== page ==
But Communist ideology alas! could not save the Soviet cinema (which today is one of the worst in the world) from falling into the snares of glibness. In fact, good old "bourgeois realism" triumphed everywhere in the West as well as the East, where they simply rebaptized it "socialist." Eisenstein and his friends were rapidly subjected to the new universal norm: The montage of the visual sequences of their films (¡Que viva México! for example) was redone by the right-thinking bureaucracy, and all the sounds were made to follow obediently the recorded images.

 

Even in France, it was a theoretician of the extreme Left, André Bazin, who, merrily letting the dialectic go by the board, became the spokesman of illusionist realism, going so far as to write that the ideal film would entail no montage whatsoever, "since in the natural reality of the world there is no montage"! Thus, the numerous and fascinating forms of expression created in Russia and elsewhere during the silent era were summarily repudiated as if they were nothing but childish stammerings born of a merely rudimentary technique. Sound, wide screens, deep focus, color, long-duration reels all of these have allowed us to transform cinema today into a simple reproduction of the world, which, in the final analysis, is tantamount to forcing cinema as an art to disappear.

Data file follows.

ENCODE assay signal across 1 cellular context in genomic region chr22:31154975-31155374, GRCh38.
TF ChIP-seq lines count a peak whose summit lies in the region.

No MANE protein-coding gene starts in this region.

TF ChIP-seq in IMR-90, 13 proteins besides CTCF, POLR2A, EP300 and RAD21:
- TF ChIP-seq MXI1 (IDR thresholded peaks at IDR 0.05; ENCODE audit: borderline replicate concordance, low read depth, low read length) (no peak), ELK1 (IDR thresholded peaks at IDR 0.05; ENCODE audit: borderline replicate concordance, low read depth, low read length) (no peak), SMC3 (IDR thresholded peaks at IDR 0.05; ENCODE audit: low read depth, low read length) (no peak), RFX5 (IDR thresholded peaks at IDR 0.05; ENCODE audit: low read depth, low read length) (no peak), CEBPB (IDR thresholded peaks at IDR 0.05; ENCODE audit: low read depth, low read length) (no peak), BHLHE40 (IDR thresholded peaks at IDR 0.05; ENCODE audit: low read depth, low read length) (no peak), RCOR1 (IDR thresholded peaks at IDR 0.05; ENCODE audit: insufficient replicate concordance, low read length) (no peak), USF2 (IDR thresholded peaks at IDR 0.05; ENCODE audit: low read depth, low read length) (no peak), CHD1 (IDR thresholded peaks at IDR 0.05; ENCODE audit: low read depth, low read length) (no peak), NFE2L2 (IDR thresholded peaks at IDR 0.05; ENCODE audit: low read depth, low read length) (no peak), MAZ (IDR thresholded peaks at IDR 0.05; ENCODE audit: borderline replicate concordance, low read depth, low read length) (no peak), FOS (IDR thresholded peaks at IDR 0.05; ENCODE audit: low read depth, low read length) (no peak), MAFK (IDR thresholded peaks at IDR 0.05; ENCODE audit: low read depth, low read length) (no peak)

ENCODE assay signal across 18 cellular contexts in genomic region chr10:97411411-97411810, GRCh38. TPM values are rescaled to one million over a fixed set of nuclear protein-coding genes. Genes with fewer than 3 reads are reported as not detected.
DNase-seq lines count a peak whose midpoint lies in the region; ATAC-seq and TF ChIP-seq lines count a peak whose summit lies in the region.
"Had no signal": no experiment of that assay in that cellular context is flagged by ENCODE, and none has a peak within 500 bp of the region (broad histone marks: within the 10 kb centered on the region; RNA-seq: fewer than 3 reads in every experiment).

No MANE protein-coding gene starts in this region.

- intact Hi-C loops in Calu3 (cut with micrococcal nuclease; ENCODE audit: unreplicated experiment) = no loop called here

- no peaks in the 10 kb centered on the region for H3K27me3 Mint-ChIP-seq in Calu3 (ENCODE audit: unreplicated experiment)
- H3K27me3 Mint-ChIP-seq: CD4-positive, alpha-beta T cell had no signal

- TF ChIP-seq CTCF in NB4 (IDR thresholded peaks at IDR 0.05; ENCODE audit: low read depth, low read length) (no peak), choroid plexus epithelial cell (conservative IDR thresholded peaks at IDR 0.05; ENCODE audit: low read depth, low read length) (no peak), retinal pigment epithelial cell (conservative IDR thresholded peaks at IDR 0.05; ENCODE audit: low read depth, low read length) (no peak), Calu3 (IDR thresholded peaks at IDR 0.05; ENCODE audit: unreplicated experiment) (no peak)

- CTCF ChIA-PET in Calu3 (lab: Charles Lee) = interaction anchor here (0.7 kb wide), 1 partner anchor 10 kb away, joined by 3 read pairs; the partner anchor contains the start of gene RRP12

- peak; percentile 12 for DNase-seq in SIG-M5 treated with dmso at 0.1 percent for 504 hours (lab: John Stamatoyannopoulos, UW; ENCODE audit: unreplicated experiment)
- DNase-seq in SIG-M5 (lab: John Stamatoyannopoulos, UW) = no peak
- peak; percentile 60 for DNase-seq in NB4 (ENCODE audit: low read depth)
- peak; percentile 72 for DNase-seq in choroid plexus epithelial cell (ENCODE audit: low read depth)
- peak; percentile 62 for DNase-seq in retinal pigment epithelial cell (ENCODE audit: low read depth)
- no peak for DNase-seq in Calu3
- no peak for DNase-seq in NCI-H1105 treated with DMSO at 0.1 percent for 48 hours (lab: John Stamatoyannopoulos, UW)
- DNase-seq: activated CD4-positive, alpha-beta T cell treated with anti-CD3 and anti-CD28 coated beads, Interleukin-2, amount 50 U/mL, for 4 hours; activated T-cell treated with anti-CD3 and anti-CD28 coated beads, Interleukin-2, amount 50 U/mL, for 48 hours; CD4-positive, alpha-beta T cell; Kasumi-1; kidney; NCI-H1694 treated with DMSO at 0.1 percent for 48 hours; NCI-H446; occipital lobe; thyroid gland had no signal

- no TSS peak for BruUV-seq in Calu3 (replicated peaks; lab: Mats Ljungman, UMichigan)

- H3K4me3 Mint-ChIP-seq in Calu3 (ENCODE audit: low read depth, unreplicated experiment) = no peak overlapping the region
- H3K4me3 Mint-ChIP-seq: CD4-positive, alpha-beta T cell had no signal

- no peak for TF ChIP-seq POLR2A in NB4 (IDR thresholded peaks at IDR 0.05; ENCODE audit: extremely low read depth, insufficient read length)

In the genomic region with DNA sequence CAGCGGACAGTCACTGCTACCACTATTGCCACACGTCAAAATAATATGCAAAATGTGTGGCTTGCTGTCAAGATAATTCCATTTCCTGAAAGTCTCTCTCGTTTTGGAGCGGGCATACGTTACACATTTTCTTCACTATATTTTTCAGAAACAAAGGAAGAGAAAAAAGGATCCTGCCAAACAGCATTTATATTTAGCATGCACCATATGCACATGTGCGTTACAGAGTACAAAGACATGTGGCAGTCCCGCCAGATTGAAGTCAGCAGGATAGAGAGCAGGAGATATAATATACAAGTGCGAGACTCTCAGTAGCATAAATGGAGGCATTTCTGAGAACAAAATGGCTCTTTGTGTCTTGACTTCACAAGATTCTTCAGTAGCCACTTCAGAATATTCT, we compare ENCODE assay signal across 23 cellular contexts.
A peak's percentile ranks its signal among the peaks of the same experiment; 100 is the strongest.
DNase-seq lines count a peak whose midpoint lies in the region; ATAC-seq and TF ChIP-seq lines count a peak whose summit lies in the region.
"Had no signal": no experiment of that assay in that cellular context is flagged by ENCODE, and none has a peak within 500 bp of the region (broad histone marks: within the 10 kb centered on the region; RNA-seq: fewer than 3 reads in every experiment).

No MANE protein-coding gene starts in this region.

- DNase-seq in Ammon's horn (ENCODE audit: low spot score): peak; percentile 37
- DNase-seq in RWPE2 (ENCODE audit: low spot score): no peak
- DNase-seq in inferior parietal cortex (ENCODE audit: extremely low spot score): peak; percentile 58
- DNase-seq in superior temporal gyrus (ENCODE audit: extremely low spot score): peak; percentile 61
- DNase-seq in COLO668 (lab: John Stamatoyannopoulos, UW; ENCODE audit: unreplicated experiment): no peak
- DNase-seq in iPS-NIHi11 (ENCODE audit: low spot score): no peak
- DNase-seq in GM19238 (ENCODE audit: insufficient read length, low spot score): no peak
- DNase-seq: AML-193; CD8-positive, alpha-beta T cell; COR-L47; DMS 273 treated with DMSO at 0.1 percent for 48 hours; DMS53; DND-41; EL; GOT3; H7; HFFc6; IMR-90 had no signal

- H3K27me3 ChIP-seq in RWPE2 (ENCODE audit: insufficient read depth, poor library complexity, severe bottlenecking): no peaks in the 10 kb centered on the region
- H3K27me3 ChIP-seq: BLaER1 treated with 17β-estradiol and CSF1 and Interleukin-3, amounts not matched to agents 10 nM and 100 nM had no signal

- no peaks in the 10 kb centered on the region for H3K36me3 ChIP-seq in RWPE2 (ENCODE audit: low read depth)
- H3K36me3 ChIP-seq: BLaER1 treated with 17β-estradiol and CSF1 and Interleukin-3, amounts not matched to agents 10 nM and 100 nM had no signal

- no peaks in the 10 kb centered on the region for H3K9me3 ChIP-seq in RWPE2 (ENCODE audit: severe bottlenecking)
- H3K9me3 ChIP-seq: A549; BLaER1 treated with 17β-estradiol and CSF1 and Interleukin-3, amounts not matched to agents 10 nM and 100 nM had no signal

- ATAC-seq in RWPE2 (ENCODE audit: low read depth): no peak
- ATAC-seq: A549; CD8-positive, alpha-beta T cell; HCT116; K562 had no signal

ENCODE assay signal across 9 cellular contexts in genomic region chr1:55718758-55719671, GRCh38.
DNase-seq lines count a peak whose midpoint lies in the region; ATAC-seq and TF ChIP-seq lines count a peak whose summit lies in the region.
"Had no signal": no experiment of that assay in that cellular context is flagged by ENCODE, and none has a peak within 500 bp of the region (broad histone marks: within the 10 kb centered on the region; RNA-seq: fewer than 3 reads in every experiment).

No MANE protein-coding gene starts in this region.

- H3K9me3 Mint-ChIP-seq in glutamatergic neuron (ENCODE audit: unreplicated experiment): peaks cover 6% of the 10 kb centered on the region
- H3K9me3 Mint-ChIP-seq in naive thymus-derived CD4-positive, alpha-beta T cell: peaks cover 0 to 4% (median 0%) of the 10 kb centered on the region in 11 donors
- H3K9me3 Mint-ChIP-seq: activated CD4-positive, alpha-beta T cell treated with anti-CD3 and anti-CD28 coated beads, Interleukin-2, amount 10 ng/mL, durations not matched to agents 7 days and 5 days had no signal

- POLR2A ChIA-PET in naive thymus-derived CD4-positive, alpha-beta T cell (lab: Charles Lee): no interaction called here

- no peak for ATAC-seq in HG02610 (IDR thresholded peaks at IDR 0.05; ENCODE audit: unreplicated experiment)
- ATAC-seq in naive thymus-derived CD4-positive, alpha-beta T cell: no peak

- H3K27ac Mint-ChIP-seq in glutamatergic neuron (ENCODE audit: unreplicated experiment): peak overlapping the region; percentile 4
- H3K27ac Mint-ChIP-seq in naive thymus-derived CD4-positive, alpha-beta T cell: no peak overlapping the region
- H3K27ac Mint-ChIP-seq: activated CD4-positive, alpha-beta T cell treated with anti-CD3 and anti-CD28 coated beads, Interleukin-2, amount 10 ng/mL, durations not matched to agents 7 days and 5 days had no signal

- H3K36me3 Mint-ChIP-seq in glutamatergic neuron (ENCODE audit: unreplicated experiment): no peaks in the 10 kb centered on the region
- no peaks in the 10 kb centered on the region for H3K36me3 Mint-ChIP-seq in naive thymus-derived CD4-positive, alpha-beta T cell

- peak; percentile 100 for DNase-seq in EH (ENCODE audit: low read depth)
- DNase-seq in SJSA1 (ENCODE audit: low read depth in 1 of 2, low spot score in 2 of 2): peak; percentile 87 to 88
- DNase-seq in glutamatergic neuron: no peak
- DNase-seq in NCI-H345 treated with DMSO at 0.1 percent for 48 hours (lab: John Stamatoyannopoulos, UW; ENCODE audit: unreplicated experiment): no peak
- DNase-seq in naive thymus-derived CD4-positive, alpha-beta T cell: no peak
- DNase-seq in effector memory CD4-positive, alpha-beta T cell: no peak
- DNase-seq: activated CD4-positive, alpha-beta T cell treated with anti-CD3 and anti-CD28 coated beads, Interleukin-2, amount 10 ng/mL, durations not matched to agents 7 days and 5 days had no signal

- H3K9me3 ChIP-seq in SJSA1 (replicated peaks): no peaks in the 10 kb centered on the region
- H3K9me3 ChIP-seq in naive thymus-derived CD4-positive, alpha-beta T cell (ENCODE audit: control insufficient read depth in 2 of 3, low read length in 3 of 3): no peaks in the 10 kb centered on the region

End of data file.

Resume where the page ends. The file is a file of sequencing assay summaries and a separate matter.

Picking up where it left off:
If today we want to restore its life, its former power, and its ability to give us veritable artworks, worthy of vying with fiction or painting of the modern era, then we must bring back to film work the ambitiousness and prominence that characterized it in the days of silent film. And so, as Eisenstein urges, we need to take advantage of every new technical invention, not in order to subject ourselves even further to the ideology of realism but, quite the opposite, to increase the possibilities of dialectical confrontation within film, thereby intensifying the "release of energy" that is just what such internal shocks and tensions allow for.